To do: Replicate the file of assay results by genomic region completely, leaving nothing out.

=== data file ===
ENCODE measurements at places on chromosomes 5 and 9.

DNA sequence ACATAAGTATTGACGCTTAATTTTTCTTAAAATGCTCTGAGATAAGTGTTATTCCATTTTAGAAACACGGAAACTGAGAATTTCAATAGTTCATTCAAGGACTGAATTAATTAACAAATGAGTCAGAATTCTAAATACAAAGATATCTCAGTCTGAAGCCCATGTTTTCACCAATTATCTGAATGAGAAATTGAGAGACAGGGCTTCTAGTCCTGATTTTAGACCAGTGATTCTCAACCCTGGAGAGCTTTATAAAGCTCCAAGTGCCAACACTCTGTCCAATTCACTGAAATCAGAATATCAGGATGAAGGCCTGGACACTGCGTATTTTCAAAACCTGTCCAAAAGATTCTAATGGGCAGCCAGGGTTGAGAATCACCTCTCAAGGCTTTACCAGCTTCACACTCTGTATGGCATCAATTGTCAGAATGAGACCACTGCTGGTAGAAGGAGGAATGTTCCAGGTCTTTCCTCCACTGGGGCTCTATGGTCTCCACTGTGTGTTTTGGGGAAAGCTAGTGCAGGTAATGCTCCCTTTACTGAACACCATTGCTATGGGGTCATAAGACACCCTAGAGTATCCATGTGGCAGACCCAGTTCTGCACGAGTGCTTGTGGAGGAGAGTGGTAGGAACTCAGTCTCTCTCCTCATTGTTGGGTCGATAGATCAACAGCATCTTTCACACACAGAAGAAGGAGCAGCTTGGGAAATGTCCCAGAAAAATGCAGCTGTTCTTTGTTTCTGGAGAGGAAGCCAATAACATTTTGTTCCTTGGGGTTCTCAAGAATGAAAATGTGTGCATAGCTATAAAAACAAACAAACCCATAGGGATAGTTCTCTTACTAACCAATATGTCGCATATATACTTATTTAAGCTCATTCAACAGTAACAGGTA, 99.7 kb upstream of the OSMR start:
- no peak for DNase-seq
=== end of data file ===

ENCODE measurements at places on chromosomes 5 and 9.

DNA sequence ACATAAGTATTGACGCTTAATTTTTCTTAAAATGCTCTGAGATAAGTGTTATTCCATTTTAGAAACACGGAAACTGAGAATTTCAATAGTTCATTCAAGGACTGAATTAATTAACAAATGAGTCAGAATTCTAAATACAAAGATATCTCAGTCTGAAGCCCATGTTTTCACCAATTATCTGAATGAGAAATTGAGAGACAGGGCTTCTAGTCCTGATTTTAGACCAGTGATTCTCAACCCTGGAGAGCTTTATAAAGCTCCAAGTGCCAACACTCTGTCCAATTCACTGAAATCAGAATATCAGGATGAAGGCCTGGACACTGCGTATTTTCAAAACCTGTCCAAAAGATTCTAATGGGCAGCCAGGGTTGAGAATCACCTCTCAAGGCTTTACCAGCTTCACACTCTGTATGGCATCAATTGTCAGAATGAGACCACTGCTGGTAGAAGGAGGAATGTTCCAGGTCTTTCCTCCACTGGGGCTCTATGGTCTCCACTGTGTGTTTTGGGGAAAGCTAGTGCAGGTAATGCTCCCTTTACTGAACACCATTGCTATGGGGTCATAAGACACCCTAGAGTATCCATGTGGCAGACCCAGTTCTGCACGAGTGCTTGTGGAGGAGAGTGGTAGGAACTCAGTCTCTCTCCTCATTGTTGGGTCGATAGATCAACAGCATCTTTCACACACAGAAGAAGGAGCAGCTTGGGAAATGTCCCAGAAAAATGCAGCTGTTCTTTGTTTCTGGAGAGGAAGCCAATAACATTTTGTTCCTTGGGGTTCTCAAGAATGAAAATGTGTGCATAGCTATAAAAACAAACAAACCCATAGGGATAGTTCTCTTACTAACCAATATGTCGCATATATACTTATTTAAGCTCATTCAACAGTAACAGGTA, 99.7 kb upstream of the OSMR start:
- no peak for DNase-seq